What leaving FATF grey list means for Morocco
Morocco has taken measures to improve financial transparency and protect its economy against money laundering and terrorism financing, earning a well-deserved exit of the grey list of the Global financial crime watchdog Financial Action Task Force.
The Moroccan government welcomed the FATF decision which will “positively impact the sovereign and local bank ratings in addition to improving Morocco’s image and its position in negotiations with international financial institutions as well as fostering trust of foreign investors in the national economy.”
Leaving the grey list would also give a significant push to Morocco as it aspires to regain its investment grade which it lost two years ago.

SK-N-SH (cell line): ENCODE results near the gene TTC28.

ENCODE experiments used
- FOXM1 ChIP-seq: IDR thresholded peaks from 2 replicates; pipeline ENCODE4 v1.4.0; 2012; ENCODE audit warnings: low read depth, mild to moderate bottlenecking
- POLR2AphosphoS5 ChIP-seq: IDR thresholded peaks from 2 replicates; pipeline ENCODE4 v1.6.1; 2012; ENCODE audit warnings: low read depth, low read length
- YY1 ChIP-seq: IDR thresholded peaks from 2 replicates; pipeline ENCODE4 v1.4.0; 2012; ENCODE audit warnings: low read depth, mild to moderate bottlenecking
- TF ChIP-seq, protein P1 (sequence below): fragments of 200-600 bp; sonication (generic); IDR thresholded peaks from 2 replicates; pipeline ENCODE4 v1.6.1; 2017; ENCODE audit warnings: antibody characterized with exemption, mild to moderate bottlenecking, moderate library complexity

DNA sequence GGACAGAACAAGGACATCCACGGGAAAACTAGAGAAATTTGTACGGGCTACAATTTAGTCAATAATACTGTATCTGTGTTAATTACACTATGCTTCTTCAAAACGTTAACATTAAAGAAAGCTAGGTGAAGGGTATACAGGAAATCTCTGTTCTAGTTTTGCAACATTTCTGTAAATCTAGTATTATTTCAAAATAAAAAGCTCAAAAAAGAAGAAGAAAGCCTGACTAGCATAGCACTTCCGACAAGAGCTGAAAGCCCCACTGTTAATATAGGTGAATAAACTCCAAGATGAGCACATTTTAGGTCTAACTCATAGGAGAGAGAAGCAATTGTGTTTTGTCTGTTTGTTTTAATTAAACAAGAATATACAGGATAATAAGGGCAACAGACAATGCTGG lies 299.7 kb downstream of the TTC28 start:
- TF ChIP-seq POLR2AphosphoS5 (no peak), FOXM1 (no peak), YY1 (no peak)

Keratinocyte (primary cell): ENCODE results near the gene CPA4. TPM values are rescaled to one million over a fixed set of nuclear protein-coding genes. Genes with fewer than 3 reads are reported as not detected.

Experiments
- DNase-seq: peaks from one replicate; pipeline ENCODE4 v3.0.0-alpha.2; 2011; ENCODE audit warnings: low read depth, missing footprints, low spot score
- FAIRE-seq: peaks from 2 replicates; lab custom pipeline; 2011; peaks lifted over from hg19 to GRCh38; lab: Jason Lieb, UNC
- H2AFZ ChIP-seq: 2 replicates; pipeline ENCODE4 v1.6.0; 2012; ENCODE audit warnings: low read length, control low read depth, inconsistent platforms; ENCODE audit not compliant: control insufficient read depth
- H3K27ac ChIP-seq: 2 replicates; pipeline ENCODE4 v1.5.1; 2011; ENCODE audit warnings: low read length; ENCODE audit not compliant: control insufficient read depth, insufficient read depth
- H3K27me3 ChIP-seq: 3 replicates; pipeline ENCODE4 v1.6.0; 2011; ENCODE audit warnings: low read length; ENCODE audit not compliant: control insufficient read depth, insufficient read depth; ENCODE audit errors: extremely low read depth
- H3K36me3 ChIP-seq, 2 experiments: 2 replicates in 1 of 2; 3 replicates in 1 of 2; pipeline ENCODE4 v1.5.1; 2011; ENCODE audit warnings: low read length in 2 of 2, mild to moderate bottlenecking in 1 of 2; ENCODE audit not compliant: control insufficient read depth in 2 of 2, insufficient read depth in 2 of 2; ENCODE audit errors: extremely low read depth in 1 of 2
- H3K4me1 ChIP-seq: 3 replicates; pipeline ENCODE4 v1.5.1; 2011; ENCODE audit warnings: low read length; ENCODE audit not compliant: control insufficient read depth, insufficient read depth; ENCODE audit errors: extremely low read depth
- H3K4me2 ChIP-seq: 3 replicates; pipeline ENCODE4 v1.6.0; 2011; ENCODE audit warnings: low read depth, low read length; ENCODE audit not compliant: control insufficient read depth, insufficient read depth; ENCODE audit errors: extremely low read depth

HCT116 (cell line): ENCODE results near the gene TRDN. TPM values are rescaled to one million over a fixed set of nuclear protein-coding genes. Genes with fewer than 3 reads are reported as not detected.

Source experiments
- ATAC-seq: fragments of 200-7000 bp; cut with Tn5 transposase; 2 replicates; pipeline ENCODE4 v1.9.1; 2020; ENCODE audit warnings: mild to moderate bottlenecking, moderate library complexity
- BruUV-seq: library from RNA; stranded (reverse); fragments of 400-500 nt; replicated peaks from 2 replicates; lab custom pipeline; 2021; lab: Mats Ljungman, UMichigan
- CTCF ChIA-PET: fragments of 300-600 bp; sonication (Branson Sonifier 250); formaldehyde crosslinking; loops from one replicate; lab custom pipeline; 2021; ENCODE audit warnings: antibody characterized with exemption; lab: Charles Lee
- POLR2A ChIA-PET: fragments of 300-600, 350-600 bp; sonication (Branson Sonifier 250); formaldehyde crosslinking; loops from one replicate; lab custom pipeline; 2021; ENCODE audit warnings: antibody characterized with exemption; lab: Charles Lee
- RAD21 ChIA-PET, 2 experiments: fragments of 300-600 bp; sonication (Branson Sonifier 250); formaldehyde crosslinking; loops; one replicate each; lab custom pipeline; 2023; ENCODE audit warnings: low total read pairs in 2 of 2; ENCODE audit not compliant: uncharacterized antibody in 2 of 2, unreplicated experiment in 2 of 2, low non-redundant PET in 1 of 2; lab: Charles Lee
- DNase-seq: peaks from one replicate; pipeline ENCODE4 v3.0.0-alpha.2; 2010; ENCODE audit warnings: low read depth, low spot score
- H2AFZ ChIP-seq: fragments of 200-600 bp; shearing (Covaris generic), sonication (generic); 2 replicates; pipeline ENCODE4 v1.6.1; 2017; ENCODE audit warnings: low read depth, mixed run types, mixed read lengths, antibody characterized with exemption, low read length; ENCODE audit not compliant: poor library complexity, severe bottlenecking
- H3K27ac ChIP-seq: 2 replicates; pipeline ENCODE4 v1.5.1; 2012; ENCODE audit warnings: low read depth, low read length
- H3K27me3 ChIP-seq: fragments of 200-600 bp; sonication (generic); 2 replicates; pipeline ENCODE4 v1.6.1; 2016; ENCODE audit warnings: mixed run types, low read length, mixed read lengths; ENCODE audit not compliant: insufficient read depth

The news reverberated in Casablanca stock exchange where the main index immediately gained 1.6% right after the announcement.
The news came as a boon for Morocco which has launched a roadshow for a dollar-denominated bond for which it has mandated BNP Paribas, Citi, Deutsche Bank and JPMorgan as joint lead managers and joint bookrunners to arrange meetings with investors.
The decision came after Morocco aligned its legislation against money laundering and terrorism financing with FATF standards, meeting all requirements.
As Morocco shows the way for the rest of Africa in terms of best financial practices, South Africa has entered the grey list.
Leaving the grey list also pulls the rug from under the feet of European circles hostile to Morocco which have been putting forward uncorroborated accusations that Rabat bribed EU politicians.
Morocco has proved its compliance with FATF standards and is setting the example for the rest of Africa to follow suit.